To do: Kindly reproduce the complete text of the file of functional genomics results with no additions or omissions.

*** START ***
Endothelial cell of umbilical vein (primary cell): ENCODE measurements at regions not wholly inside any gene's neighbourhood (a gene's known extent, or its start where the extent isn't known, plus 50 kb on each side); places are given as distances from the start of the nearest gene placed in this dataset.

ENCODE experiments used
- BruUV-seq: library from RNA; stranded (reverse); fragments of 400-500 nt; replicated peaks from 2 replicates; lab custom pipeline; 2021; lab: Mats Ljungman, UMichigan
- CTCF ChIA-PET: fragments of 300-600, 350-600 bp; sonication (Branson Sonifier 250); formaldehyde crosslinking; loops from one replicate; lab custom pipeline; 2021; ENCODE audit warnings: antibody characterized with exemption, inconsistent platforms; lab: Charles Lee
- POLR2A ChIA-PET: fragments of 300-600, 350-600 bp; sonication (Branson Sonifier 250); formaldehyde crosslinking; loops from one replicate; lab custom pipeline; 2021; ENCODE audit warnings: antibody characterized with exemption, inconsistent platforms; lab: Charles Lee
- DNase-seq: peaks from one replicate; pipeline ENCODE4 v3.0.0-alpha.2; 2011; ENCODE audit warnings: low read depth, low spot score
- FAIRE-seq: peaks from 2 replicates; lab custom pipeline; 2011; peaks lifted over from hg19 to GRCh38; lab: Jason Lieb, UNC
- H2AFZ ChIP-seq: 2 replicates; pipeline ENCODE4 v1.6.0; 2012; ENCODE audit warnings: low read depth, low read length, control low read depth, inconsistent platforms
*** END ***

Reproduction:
Endothelial cell of umbilical vein (primary cell): ENCODE measurements at regions not wholly inside any gene's neighbourhood (a gene's known extent, or its start where the extent isn't known, plus 50 kb on each side); places are given as distances from the start of the nearest gene placed in this dataset.

ENCODE experiments used
- BruUV-seq: library from RNA; stranded (reverse); fragments of 400-500 nt; replicated peaks from 2 replicates; lab custom pipeline; 2021; lab: Mats Ljungman, UMichigan
- CTCF ChIA-PET: fragments of 300-600, 350-600 bp; sonication (Branson Sonifier 250); formaldehyde crosslinking; loops from one replicate; lab custom pipeline; 2021; ENCODE audit warnings: antibody characterized with exemption, inconsistent platforms; lab: Charles Lee
- POLR2A ChIA-PET: fragments of 300-600, 350-600 bp; sonication (Branson Sonifier 250); formaldehyde crosslinking; loops from one replicate; lab custom pipeline; 2021; ENCODE audit warnings: antibody characterized with exemption, inconsistent platforms; lab: Charles Lee
- DNase-seq: peaks from one replicate; pipeline ENCODE4 v3.0.0-alpha.2; 2011; ENCODE audit warnings: low read depth, low spot score
- FAIRE-seq: peaks from 2 replicates; lab custom pipeline; 2011; peaks lifted over from hg19 to GRCh38; lab: Jason Lieb, UNC
- H2AFZ ChIP-seq: 2 replicates; pipeline ENCODE4 v1.6.0; 2012; ENCODE audit warnings: low read depth, low read length, control low read depth, inconsistent platforms